UPDATE ON VOTES FOR LIFE EU PETITION 24 APRIL 2018
Many of you recently helped support Jacqui Cotterrill & her petition. I am happy to report that Jacqui appeared before MEPs in EP yesterday & fed back this report:
“It went well, good interventions from MEPs, strong, emotional stuff, would have liked more there but as it was they used up all the speaking time. Then stronger than I expected resolution from Chair:
1. To send petitions to Brexit steering group,
2. Urgent letter to Uk Govt
3. Letter to Barnier and Presidency to get it included in Withdrawal agreement (!)
4. Personally speak to Barnier, maybe get him to PETI (not usual, doesn’t appear at committees)
5. Put oral question forward to party coordinators, which MEPs after think should get through so hopefully it will go forward to plenary.
More than I hoped for so a good day. Thanks for your support, I gave you a name check in my presentation”.
When proposing better voting rights for expats abroad one of the most common
questions is ‘why?’
The argument follows that if someone has left the UK, there’s absolutely nothing the British government could do to affect them. From the signing of the Schengen Agreement in 1985 to the Brexit vote in 2016, this argument held water. The interim years saw the end of the Cold War, the emergence of globalisation and the advent of cheap flights. The world, they said, was your oyster and UK political happenings were low down the list of expatriate priorities.
The figures back this up. According to the Office for National Statistics the number of registered overseas voters had never risen above 35,000 before 2015. In the run-up to the general election of the same year – which placed an EU referendum front and centre – the number jumped to 285,000. The introduction of online voting registration in 2014 dramatically eased the process of registration, and overseas voting numbers remained consistent ahead of the snap 2017 general election as well.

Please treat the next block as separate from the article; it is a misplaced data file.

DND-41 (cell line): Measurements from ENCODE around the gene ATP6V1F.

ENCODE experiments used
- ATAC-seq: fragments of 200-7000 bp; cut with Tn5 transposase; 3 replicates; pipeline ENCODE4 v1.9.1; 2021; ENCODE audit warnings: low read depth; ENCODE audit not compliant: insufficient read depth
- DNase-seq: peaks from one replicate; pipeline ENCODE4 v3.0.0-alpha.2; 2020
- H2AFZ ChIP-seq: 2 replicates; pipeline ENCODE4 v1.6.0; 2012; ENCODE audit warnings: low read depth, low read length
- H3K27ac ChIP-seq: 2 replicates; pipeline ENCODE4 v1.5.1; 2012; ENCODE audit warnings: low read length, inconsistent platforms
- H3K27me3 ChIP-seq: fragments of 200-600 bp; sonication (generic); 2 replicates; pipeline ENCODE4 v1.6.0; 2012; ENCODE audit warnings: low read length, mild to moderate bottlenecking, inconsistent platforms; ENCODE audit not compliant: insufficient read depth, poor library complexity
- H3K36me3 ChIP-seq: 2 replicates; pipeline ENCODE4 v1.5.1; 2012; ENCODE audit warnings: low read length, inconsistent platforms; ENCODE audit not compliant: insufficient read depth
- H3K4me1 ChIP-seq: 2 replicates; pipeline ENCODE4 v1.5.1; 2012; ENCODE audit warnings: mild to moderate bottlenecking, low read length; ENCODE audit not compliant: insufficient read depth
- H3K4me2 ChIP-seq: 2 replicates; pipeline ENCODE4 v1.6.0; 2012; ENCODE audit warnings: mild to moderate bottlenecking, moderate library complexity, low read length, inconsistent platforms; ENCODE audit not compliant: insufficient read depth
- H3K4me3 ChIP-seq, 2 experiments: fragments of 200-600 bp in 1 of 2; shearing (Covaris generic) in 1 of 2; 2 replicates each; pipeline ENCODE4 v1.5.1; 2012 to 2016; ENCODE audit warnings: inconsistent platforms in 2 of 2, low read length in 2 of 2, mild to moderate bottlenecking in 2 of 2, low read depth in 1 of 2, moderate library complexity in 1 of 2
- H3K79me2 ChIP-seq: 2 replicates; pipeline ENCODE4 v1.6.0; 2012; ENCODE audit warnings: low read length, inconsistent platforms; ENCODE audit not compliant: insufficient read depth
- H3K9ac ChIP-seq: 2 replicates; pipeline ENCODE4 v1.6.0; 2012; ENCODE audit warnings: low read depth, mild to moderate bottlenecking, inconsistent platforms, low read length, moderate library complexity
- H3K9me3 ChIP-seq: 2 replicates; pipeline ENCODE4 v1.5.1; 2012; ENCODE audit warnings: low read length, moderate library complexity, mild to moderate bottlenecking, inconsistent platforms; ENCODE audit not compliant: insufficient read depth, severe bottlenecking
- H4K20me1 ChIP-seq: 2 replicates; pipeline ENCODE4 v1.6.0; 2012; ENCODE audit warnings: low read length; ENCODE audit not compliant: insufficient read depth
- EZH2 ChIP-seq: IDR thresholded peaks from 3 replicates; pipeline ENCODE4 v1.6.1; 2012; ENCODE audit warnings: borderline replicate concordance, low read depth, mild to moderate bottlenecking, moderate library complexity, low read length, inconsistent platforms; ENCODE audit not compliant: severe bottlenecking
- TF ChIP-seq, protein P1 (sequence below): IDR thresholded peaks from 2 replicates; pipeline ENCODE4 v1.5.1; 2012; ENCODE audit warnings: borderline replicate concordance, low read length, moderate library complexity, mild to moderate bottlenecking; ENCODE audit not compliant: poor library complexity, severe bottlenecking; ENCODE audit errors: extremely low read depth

The 15-year limit on expatriate voting rights was never a dramatic political point until the Brexit vote. Out of 5 million British citizens living abroad, including the 1.2 million in Europe, the UK Cabinet Office confirmed that up to 3 million people would be denied a vote because they’d lived away for longer than 15 years.
In the 2015 and 2017 general elections, abolishing the arbitrary 15-year cap was a manifesto pledge of both major political parties excluding Labour which emphasised lowering the voting age to 16 instead.
After the Conservative Party win in 2015, the pledge was featured in the Queen’s Speech but was never implemented before the EU referendum the following year or before the general election the year after.
The Cabinet Office stated that there was not enough time to change existing legislation before Parliament was dissolved and the situation remains unchanged. ‘Votes for Life’ was again featured in Theresa May’s 207 manifestoes but was not included in the Queen’s Speech of that year. Conservative MP Glyn Davies instead tabled a Private Member’s Bill – the Overseas Voters Bill – on 19 July of the same year. While the Bill had its second reading in the House of Commons on 23 February 2018 with government support, it still has to go into Committee Stage, but the date has not been set.